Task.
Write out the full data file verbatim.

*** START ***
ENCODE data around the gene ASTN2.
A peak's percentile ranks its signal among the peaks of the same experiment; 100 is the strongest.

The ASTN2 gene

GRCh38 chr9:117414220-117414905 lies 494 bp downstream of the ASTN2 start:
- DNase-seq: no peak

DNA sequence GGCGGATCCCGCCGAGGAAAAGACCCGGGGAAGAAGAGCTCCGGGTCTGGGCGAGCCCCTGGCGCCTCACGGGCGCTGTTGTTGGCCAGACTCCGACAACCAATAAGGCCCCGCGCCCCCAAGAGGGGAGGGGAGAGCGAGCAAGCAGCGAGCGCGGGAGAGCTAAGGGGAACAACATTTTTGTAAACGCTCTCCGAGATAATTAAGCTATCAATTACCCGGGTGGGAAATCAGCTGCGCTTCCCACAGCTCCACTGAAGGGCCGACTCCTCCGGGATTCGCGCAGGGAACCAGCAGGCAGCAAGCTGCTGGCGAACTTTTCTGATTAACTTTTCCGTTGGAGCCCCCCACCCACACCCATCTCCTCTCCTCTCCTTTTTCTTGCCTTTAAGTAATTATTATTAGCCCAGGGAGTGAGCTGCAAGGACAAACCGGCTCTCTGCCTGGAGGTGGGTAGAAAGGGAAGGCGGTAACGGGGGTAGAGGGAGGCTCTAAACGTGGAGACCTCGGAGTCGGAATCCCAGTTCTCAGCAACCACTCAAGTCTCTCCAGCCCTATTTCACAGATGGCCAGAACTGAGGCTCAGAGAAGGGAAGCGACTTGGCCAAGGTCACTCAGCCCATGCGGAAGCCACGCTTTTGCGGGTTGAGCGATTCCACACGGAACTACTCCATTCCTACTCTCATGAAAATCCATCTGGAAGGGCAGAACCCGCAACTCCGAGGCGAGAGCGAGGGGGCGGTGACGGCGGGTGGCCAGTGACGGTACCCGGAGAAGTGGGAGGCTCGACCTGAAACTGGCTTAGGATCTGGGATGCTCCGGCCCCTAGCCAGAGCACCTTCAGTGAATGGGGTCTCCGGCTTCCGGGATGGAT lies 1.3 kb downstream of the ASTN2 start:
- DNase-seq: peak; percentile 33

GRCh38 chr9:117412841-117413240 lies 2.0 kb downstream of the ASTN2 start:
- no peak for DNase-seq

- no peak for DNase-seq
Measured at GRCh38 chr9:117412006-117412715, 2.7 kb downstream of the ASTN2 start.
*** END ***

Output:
ENCODE data around the gene ASTN2.
A peak's percentile ranks its signal among the peaks of the same experiment; 100 is the strongest.

The ASTN2 gene

GRCh38 chr9:117414220-117414905 lies 494 bp downstream of the ASTN2 start:
- DNase-seq: no peak

DNA sequence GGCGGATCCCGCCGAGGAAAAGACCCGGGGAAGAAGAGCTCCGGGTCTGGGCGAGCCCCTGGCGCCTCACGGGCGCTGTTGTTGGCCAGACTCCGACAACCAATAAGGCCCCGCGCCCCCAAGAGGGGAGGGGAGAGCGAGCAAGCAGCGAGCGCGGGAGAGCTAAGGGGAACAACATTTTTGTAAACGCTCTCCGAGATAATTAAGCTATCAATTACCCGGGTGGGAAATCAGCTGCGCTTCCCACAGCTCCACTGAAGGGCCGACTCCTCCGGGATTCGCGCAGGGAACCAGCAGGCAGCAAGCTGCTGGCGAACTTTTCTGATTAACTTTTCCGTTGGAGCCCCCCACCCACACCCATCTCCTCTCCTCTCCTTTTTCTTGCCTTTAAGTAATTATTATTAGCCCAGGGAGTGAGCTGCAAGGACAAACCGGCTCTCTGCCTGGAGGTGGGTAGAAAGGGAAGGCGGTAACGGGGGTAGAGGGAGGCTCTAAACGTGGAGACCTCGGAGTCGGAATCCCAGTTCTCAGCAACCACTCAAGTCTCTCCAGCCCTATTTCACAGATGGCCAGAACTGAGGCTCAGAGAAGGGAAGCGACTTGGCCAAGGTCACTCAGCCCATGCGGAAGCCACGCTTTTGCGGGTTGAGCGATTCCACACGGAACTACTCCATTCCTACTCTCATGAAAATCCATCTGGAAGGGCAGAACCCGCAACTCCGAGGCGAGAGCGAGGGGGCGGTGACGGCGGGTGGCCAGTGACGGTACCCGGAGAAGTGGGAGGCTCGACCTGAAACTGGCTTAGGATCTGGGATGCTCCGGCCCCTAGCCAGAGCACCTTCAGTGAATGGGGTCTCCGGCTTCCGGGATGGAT lies 1.3 kb downstream of the ASTN2 start:
- DNase-seq: peak; percentile 33

GRCh38 chr9:117412841-117413240 lies 2.0 kb downstream of the ASTN2 start:
- no peak for DNase-seq

- no peak for DNase-seq
Measured at GRCh38 chr9:117412006-117412715, 2.7 kb downstream of the ASTN2 start.